The playing time for the 2022 FIFA World Cup matches has become longer than in previous editions of the tournament after referees were told to calculate stoppage time and any other interruptions during play more accurately.
Monday witnessed the longest four runs in stoppage time, since the start of keeping this record in 1966, the second day of the competition, including playing 13 minutes and eight seconds as wasted time in the second half of a match that ended with England’s 6-2 victory over Iran.
The first half of the same match witnessed a longer play of 14 minutes and eight seconds, but that happened because Alireza Peranvand, Iran’s goalkeeper, hit his head and underwent treatment twice on the field before being replaced.
It counted more than ten minutes in the second half of the United States’ matches against Wales and the Netherlands against Senegal, which is a rarity in soccer.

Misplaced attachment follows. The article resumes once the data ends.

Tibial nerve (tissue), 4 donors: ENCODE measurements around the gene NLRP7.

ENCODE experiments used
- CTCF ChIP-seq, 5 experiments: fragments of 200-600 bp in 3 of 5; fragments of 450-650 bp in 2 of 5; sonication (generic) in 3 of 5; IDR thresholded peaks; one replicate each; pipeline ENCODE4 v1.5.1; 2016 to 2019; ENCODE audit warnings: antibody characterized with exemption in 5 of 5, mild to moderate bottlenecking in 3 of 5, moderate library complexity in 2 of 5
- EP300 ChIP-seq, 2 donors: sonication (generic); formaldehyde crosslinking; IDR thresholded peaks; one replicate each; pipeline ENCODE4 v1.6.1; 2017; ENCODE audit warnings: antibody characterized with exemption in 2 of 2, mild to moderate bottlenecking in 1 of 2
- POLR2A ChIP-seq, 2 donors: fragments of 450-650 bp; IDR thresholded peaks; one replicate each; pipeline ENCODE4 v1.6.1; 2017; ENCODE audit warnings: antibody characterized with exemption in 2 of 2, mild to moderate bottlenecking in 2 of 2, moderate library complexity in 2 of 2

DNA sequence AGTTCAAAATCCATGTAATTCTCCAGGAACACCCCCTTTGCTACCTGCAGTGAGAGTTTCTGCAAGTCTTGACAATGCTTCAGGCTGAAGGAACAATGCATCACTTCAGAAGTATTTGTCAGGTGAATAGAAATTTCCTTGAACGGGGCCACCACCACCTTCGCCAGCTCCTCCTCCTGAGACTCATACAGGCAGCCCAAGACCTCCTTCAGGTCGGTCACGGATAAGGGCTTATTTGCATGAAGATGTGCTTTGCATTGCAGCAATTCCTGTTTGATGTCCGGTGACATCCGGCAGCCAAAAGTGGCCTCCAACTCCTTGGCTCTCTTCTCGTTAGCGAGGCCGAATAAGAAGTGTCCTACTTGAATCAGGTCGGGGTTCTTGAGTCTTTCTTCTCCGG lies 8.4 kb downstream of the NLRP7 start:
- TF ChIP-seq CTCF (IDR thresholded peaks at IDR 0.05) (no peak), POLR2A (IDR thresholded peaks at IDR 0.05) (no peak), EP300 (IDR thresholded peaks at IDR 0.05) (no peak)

Pierluigi Collina, head of the FIFA Referees Committee, said a few days ago that the International Federation wanted to ensure that play continued for as long as possible, while asking referees to accurately calculate the stoppage time.
Collina said the move was “not new” and that it was usual for the 2018 World Cup in Russia to count seven, eight or nine minutes into the original 90-minute time limit.